Firefly launched in 2018 by offering Uber and Lyft drivers a digital display that they could place at the top of their vehicles, making extra money by running ads that can be targeted based on geography, time of day, demographics and more. It expanded into advertising on regular cabs last year, an expansion accelerated by the acquisition of Strong’s digital business.
Firefly co-founder and CEO Kaan Gunay explained that with this new deal, the startup is also taking control of Strong’s non-digital taxi-top advertising.
The plan is to eventually transition those ad units to digital, but he suggested that the timing will depend on how quickly the ad business returns. After all, out-of-home advertising is a lot less appealing when everyone’s stuck at home. In the meantime, Gunay said he’s happy to sell traditional ad inventory as well.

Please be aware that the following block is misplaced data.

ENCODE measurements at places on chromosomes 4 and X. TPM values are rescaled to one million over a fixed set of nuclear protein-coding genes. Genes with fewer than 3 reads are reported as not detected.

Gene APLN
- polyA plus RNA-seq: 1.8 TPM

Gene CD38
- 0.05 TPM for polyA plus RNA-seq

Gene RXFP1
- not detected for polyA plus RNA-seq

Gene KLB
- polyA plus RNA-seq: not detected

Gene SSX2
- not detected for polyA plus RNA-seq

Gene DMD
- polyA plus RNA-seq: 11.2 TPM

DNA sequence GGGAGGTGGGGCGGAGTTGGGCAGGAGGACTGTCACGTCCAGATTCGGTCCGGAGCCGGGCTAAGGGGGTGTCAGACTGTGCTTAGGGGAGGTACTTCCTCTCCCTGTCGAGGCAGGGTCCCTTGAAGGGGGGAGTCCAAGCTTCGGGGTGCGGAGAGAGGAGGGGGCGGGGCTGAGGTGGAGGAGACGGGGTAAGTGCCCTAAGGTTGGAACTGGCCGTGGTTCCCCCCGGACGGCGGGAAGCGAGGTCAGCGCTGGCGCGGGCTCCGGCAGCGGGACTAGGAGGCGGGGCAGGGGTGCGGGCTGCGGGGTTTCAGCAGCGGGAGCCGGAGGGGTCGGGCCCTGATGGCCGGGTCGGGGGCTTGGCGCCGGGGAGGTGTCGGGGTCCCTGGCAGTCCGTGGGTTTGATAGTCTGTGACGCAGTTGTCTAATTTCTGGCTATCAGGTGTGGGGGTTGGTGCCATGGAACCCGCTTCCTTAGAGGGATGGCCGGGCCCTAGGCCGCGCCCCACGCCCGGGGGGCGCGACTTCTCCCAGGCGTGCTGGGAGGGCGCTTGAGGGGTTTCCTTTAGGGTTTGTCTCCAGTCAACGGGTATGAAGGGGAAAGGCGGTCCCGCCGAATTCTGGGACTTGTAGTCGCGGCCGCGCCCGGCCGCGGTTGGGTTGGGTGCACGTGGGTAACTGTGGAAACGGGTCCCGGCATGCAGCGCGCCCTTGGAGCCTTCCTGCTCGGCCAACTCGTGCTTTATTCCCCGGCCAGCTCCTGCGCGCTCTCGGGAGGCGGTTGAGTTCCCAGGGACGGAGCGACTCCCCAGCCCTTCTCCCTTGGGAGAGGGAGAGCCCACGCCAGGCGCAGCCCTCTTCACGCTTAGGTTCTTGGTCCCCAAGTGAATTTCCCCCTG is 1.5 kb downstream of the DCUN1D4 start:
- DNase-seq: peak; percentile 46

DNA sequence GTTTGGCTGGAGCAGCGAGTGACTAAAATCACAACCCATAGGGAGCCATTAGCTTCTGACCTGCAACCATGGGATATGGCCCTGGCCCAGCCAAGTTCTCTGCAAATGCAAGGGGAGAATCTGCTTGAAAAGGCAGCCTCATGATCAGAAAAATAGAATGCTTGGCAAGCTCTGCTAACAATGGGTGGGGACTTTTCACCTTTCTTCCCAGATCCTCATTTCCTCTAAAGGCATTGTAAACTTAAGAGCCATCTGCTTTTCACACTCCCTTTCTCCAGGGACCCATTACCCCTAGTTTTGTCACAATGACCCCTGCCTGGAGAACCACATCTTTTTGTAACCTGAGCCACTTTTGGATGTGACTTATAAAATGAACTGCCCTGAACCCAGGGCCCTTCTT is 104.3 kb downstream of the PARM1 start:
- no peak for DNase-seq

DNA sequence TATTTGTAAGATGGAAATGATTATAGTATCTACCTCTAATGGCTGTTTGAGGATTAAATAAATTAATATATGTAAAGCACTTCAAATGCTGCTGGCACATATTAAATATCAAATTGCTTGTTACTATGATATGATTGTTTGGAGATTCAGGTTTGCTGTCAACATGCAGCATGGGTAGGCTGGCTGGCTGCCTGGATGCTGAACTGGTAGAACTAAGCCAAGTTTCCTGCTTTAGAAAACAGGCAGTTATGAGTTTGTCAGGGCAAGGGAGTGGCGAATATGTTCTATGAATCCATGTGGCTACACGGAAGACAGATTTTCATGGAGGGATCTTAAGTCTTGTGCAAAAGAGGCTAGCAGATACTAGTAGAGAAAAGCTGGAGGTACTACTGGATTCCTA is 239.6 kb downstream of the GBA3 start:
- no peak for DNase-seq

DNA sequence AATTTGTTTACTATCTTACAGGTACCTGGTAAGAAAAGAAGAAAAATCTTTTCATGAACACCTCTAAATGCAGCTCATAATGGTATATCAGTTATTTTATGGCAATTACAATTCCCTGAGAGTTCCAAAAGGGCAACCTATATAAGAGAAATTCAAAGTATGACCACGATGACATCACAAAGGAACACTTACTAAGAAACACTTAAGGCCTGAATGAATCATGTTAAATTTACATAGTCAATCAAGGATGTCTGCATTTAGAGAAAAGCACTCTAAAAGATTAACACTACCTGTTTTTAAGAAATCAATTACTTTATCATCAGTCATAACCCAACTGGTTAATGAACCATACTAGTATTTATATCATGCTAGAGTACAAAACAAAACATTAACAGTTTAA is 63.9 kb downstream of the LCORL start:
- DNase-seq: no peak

He also said that even though Firefly’s business slowed with the pandemic, he’s confident that the company’s more targeted digital approach can bring new customers to taxi-top advertising (brands advertising with Firefly in New York have included Puma, Dunkin’, Truly, Colgate, Stella Artois, 7-Eleven, Papa John’s and Postmates). And Firefly is still expanding and investing, as shown by this acquisition.
Asked whether these moves into traditional advertising put Firefly at risk of becoming just another taxi advertising business, Gunay said, “Absolutely not.” He said Firefly is still very much a technology company, while also pointing to the appeal of traditional taxi-top ads, which he described as a “New York institution.” He added that these deals give Firefly a 42% share of that market in New York.